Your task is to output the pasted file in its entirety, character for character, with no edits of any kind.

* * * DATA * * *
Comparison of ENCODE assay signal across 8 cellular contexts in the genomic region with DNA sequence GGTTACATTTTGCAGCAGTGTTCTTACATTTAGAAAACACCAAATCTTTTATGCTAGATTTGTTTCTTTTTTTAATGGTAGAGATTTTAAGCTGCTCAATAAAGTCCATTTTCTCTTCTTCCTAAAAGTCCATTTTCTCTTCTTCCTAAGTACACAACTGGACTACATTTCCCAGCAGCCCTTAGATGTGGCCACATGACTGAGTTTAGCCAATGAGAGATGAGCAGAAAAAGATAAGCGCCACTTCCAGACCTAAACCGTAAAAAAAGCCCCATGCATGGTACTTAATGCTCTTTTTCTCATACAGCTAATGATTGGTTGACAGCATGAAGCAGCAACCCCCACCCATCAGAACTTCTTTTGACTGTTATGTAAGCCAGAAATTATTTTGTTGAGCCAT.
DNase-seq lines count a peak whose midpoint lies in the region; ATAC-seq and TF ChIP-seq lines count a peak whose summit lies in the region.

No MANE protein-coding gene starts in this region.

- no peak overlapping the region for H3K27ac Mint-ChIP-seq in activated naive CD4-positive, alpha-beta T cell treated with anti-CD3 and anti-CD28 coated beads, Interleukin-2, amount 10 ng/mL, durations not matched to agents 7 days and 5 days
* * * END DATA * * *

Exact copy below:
Comparison of ENCODE assay signal across 8 cellular contexts in the genomic region with DNA sequence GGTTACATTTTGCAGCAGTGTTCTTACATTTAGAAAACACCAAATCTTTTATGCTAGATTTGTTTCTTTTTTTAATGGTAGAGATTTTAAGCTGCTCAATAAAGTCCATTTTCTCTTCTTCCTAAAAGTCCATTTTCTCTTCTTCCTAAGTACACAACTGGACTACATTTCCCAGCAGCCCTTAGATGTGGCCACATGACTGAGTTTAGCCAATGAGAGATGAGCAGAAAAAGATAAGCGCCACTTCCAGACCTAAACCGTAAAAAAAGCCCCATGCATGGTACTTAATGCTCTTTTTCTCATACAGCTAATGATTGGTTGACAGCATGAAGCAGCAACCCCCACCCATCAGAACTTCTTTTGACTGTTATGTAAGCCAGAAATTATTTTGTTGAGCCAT.
DNase-seq lines count a peak whose midpoint lies in the region; ATAC-seq and TF ChIP-seq lines count a peak whose summit lies in the region.

No MANE protein-coding gene starts in this region.

- no peak overlapping the region for H3K27ac Mint-ChIP-seq in activated naive CD4-positive, alpha-beta T cell treated with anti-CD3 and anti-CD28 coated beads, Interleukin-2, amount 10 ng/mL, durations not matched to agents 7 days and 5 days